It wasn’t long ago that multi-room speakers were only for the rich and famous. But companies like JBL and Audio Pro have made 360 Bluetooth speaker systems more accessible than ever before. Cheaper and better alternatives are now hitting the market, and you can get an advanced 360 Bluetooth speaker for a fraction of what it used to cost back in the day.
Of course, when it comes to premium advanced speaker systems, Sonos continues to lead the pack in terms of brand valuation, but its grip on power is now slowly slipping from the commanding heights it once used to enjoy. And that’s a good thing because the benefits of cutting-edge speaker systems are tricking down to an impressive cross-section of people
Sonos is no longer the only company that brings an authentic multi-room speaker experience. A new generation of voice assistants like Google Assistant and Alexa and smart speakers have made multi-room audio more accessible. People are getting wiser about the options available to them.
These Sonos alternatives offer a stellar sound experience but without cutting back on streaming options and multiple-connectivity.
But this fact does little to detract from the fact that Sonos continues to be the market leader in this niche. Let’s deep dive into why Sonos is so influential.
- Why Sonos is so influential
- Best Alternatives for Sonos
- Wrapping Up
Why Sonos is so influential
Sonos has played one of the most significant roles in multi-room speaker technology since 2002. As a premier name in the home audio sphere, Sonos holds a considerable market share in the industry. With a fan base that spans every continent, these products arguably represent the world’s largest audio-focused ecosystems – by a mile.
All these years later, Sonos still dominates the market, towering over the competition. Sonos continues to develop new features such as collaborative playlists, aggregating music libraries, and unparalleled integration.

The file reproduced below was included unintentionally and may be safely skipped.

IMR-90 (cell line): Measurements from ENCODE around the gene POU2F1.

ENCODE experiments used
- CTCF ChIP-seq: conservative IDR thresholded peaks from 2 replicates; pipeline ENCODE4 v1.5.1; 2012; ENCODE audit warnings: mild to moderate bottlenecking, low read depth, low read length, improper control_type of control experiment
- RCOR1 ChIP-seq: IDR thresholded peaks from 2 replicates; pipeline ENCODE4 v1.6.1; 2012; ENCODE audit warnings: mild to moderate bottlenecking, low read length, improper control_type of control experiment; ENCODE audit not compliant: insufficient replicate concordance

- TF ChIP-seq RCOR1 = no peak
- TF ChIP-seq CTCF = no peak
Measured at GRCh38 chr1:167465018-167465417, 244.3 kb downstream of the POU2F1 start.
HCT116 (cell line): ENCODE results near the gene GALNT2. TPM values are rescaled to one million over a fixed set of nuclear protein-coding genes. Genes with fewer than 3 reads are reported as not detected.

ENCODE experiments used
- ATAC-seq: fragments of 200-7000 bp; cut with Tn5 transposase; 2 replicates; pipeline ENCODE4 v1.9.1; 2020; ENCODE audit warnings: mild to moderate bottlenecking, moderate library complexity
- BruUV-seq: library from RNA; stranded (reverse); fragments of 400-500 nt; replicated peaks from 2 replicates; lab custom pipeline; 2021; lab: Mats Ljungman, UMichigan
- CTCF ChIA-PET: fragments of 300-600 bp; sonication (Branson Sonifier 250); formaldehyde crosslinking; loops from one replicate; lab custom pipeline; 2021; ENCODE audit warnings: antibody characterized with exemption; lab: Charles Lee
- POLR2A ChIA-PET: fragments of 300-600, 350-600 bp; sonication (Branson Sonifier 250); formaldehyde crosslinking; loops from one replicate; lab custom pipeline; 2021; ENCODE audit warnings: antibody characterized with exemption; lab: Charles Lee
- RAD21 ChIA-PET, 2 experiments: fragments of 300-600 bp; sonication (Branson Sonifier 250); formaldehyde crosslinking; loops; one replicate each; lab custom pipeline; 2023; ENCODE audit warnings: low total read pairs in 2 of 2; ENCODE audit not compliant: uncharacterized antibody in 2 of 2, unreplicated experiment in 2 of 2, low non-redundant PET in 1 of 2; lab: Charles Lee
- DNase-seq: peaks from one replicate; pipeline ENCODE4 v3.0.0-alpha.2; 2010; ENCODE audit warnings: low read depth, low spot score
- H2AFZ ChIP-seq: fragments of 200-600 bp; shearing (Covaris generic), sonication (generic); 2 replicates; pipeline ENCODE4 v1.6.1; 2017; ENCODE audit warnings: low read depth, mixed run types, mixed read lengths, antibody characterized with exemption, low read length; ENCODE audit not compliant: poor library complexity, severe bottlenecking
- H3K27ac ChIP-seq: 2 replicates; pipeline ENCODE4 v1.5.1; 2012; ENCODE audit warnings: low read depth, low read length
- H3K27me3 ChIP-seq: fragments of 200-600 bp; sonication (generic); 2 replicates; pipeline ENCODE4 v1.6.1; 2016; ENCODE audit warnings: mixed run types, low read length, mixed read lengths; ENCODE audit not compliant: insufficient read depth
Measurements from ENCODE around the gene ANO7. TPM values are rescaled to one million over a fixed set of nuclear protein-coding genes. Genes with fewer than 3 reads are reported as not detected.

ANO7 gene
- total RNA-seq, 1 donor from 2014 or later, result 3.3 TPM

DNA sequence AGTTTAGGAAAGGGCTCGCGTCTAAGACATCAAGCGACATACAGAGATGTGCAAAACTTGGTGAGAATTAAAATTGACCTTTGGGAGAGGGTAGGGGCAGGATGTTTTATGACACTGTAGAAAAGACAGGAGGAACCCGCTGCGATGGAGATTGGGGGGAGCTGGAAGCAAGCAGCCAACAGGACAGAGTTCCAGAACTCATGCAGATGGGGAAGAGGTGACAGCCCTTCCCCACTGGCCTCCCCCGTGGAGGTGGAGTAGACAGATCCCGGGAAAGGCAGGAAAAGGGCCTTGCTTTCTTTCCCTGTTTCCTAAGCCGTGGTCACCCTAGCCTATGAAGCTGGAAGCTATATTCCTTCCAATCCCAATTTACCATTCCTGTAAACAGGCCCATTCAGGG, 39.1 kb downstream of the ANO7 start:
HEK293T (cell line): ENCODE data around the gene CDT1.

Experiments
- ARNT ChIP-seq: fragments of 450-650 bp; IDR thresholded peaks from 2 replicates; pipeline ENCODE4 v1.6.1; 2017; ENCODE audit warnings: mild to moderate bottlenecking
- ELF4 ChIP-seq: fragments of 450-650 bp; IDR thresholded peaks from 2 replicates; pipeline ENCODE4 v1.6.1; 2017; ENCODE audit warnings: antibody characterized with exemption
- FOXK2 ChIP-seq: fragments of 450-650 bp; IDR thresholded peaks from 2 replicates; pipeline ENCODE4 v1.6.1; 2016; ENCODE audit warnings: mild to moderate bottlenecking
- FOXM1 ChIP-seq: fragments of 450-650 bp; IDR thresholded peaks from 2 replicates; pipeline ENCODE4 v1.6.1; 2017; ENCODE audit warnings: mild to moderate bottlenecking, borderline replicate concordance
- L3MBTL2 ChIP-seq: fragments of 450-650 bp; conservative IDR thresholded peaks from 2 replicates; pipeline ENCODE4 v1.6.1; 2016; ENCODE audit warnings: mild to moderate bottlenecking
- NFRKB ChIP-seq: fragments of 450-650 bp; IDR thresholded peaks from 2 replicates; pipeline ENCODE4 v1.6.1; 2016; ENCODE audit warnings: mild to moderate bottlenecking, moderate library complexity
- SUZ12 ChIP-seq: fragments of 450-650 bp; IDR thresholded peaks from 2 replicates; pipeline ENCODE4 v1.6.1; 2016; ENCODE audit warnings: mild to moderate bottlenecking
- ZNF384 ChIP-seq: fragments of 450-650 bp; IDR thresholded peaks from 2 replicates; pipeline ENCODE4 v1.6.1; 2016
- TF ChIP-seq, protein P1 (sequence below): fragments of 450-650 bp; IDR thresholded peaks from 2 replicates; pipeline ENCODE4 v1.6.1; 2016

These inventions set the tone for which all other companies must compete.
Sonos has brought more than just new technological experiences to the table. In 2021 alone, Sonos is projected to generate revenues in excess of $1.44 billion, easily exceeding the $1.38 billion consensus among analysts polled by Refinitiv.
Not only do their products win points for their high build quality, but they also win for their convincing design. Sonos speakers boast a sleek design that blends easily into most interior decors while at the same time are easy to carry around the room.
Sonos develops their own proprietary companion app to control the multi-room speaker system, and using it is easy, simple, and very user friendly.
If you could distill all of their achievements and legacy into one product – which is a difficult job to do since their products are so diverse – the Sonos Move immediately comes to mind.
Sonos Move – In-Depth Review
Sonos isn’t known for making the most durable speakers, but the Move changes that. Sonos added an extra layer of durability to the Move featuring an IP56 weatherproof build, and apparently, it’s fully waterproof – you could dip it, splash it, and swim around with it.
We don’t recommend testing these claims – but, for the most part, you will appreciate the fact that the speaker is, indeed, built like a tank.
Caution: Never drop your speakers on concrete floors because even if it does survive, the soft plastic finishing will get damaged.
In terms of Design
The Move has this chic grille wrapping that firmly holds it together, but the top, bottom, and back have this plastic quality to them. The bottom of the Move is rubberized plastic, which is nice because it doesn’t scratch too easily and provides more grip for stability.
The Move features touch-sensitive controls that respond exceptionally well to touch, contact, and pressure. The speaker does not accidentally pause or play while in use, even if you’re using the speaker’s top as a platform for your phone. There is one tiny problem, though: it can be a bit tough to see the playback controls in darker environments.
There are tiny LED lights meant to improve visibility, but they’re usually not bright enough to correctly identify the controls.
Moreover, the volume icons on either side of the Move are identical. The simple + and – signs could have made things much simpler. Not that it matters because you’ll get used to it. Playback can be completely controlled by touch by tapping the ‘play’ symbol. Swiping across the three icons from left to right will skip to the next track, while swiping from right to left will play a previous song.
There are a few buttons on the back. These include the power button, connect button, and a small button that lets you toggle between WiFi and Bluetooth options.